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ECU Native Plants Guide

This LibGuide is intended to accompany the ECU Library + Archives project to identify the plants in the garden in front of the Library. This guide includes, as available, the native and non-native plants' names in the languages spoken by the Musqueam, Squamish, and Tsleil-Waututh nations, on whose unceded territories ECU is situated, English, and Latin. In addition, the project seeks to provide information the plants' ecology and uses based on Indigenous traditional ecological knowledge. This page reproduces the information found on the signs in the Library and the project's bibliography. The gallery includes photographs of both native and non-native plants in various stages of life. 

Native Plants

Sḵwx̱wú7mesh Name: Séliy̓ay̓ (bush) or sələy, sənəy (‘lowbush Oregon Grape’) 

hǝn̓q̓ǝmin̓ǝm̓ Name: səniʔ (fruit), səniʔəɬp (bush) 

English Name: Dull Oregon grape 

Latin Name: Mahonia nervosa 


Description & Ecology

A low shrub with leathery, holly-like leaves, dull Oregon grape has yellowish bark and flowers and small dusty blue berries. Oregon grape is found in low to mid elevations, under open and closed forests, from southern B.C. west of the Cascade mountains down to Oregon. The shrubs’ berries are enjoyed by mammals and birds such as robins and waxwings, while flowers provide for pollinators like bees, butterflies, and hummingbirds. 


Plant Technology & Uses: 

Although sour, coastal First Nations would sometimes eat the berries raw, or mix them with sweeter berries and leave them to dry. Today they are more often used for jellies and jams. The bark and berries of Oregon grapes have been used medicinally to treat liver, gallbladder and eye issues. Meanwhile, roots can be made into a bitter tea to help with digestive issues. Shredded Oregon grape bark can also be used to make a bright yellow dye used in basketry.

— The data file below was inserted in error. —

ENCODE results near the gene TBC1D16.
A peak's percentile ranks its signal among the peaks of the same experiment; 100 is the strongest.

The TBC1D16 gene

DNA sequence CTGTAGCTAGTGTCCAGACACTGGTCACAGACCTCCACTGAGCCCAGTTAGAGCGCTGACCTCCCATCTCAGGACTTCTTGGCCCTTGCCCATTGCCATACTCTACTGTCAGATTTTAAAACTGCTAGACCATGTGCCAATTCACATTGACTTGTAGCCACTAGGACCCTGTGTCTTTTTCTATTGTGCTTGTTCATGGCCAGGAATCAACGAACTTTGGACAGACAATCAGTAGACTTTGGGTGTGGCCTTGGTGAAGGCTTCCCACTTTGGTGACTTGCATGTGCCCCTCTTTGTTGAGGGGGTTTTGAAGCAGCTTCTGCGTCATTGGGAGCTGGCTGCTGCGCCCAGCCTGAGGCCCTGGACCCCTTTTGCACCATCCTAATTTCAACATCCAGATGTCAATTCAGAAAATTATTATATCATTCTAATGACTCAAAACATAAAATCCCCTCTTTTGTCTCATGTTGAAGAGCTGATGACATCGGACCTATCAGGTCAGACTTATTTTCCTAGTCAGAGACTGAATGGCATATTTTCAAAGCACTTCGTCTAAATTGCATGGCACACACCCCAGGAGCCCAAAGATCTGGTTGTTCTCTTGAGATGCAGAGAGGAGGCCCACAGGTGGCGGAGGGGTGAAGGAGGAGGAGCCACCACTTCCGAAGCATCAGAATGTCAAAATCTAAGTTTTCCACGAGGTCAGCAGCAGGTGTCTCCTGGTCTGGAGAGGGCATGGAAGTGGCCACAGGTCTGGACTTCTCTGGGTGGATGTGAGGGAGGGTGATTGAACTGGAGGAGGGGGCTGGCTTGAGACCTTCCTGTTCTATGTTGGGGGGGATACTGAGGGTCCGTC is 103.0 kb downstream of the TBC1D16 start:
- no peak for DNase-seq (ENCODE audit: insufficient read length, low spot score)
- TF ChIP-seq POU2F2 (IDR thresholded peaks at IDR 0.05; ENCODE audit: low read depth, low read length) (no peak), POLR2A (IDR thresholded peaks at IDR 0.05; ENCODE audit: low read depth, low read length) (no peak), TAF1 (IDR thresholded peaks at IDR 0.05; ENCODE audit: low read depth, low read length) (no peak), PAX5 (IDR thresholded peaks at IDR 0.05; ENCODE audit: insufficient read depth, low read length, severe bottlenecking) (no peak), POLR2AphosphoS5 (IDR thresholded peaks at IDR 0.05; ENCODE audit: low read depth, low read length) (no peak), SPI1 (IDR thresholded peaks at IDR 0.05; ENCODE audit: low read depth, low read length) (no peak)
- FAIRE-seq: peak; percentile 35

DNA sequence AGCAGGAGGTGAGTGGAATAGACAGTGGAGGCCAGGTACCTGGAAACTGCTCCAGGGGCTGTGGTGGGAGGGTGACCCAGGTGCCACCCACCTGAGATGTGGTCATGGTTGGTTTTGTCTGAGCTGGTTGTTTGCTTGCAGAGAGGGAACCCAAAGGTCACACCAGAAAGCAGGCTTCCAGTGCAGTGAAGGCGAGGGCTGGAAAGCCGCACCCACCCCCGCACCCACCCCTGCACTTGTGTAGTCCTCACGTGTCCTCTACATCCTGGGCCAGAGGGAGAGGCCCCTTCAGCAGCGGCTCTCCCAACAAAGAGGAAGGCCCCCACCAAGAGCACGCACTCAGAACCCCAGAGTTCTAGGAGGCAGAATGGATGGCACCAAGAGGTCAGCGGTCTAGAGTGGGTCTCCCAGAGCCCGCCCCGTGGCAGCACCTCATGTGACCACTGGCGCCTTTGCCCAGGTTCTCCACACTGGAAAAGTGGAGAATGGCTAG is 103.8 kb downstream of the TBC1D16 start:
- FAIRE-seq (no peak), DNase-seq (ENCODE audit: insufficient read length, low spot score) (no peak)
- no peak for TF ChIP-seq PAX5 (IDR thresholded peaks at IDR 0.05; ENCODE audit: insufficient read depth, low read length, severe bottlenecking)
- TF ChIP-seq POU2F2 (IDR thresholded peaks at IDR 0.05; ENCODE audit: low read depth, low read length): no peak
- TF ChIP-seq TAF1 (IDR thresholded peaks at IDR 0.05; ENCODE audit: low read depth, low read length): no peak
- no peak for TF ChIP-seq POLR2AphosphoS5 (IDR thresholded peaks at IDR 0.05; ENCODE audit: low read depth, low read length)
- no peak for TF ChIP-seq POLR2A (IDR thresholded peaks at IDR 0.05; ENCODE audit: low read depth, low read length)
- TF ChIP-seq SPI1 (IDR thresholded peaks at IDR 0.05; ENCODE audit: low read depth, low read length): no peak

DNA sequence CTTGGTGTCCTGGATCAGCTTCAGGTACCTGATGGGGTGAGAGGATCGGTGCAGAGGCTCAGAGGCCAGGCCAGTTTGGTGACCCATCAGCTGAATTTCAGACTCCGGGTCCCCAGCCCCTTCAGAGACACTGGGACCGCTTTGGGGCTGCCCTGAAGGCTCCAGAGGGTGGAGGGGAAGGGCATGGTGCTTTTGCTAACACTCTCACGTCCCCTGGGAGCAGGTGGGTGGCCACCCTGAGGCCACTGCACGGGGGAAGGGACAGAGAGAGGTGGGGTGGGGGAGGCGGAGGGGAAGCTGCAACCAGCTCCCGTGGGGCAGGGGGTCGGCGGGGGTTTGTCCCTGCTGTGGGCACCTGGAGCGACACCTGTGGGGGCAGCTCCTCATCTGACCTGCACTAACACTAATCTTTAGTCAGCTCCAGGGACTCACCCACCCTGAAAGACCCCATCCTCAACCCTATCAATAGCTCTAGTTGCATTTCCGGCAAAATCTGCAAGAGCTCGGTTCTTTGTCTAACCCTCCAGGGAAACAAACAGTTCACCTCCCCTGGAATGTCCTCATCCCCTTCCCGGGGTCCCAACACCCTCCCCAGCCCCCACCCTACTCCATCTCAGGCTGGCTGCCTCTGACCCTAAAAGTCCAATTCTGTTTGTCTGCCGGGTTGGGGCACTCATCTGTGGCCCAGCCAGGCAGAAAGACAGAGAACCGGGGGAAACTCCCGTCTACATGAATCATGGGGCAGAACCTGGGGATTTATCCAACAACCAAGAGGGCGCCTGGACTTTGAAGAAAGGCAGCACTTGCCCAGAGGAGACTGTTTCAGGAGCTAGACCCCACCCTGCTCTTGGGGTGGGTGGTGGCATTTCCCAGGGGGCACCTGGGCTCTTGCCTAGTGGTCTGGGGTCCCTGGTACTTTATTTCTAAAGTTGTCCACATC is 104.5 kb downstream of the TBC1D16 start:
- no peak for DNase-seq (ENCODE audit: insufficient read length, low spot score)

Sḵwx̱wú7mesh Name: Tsx̱álem or Pálapála 

hǝn̓q̓ǝmin̓ǝm̓ Name: sθχeləm 

English Name:  Sword fern 

Latin Name: Polystichum munitum 


Description & Ecology

Sword fern is a perennial evergreen with fronds that arch up from a large woody rhizome. Each frond features a series of dry, scaly, lance-shaped leaves. Sword ferns are common in the moist, rich, lowland coastal forests west of the Cascade Mountains. Butterflies and other smaller wildlife find shelter amongst sword fern fronds, while larger animals such as elk, deer, bears, and beaver forage on them for sustenance. Sword ferns also have beneficial relationships with other flora such as Oregon grape, salal, and vine maple. 


Plant Technology & Uses

Fern fronds were traditionally used as a protective layer in pit ovens, in food storage boxes, and for drying berries. They were also used as flooring and bedding and were sometimes woven into mats. The children of various coastal nations, including the Squamish, played a game with sword ferns called Pálapála. Children would see how many leaflets (or ‘pinnae’) they could pull off, calling ‘pála’ for each leaf, while holding their breath.   

During times of famine, some nations, including the Squamish, dug up sword fern rhizomes, roasted them, steamed them, and peeled them before eating. Although sword ferns have tightly coiled crosiers, they are not the fiddleheads typically found in spring markets. Those fiddleheads come from ostrich ferns which are found near the banks of major B.C. rivers.